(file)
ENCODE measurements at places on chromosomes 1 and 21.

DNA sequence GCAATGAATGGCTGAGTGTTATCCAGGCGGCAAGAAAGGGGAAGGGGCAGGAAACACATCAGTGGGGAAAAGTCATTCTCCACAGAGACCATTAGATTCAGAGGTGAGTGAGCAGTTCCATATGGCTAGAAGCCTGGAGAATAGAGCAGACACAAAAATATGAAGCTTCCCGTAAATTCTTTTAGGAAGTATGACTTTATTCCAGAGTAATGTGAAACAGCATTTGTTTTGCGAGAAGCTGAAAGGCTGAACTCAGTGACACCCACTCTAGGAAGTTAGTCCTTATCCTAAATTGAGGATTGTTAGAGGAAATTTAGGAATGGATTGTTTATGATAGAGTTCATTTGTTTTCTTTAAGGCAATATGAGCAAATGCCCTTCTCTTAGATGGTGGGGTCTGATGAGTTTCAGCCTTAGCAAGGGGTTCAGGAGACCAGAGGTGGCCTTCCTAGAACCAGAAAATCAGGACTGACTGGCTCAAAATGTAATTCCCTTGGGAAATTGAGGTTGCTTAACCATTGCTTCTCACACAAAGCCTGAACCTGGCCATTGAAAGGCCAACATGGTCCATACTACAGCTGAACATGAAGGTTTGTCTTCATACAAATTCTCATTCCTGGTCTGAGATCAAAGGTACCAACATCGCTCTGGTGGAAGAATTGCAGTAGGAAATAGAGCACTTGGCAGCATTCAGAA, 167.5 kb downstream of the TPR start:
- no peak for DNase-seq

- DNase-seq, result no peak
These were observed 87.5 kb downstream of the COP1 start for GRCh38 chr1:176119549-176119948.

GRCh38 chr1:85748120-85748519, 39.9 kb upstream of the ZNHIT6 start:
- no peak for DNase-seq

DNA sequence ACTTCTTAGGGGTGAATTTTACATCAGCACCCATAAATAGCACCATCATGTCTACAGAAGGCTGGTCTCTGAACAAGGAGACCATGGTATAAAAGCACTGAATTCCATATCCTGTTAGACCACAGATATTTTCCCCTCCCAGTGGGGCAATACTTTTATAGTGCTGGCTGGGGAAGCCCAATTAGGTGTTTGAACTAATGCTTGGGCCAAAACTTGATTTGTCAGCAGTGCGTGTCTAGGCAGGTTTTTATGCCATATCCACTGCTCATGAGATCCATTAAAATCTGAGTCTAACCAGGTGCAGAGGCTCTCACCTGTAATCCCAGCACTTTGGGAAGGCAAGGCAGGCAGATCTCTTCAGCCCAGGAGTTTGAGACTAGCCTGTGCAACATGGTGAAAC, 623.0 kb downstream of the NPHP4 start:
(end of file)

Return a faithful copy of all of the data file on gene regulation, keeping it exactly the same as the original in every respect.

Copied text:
ENCODE measurements at places on chromosomes 1 and 21.

DNA sequence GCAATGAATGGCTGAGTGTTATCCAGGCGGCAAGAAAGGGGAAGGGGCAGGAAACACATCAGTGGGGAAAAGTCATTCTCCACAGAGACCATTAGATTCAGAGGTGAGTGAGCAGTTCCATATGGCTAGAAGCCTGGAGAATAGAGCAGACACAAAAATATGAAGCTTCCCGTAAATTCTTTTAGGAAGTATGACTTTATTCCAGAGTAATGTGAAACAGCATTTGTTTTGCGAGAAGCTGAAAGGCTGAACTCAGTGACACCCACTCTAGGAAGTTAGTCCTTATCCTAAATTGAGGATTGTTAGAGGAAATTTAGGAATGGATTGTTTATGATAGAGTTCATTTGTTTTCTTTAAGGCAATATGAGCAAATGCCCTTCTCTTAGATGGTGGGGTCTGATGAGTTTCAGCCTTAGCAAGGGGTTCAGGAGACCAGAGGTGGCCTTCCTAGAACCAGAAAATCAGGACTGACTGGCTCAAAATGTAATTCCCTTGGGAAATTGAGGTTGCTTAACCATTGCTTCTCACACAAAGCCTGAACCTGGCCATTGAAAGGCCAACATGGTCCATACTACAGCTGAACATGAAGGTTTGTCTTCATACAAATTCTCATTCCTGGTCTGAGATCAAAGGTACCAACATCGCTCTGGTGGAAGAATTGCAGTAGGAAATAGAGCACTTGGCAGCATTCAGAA, 167.5 kb downstream of the TPR start:
- no peak for DNase-seq

- DNase-seq, result no peak
These were observed 87.5 kb downstream of the COP1 start for GRCh38 chr1:176119549-176119948.

GRCh38 chr1:85748120-85748519, 39.9 kb upstream of the ZNHIT6 start:
- no peak for DNase-seq

DNA sequence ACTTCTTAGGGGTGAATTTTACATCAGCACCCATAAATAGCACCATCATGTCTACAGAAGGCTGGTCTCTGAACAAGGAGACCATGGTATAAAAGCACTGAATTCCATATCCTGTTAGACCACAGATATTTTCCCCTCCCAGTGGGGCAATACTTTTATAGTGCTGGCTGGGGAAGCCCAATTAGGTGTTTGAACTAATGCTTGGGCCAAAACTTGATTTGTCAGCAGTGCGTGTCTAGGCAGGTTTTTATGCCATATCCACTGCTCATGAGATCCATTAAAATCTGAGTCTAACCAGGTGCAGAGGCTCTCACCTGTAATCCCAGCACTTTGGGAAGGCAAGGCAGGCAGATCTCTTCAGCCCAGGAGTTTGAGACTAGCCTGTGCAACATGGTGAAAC, 623.0 kb downstream of the NPHP4 start: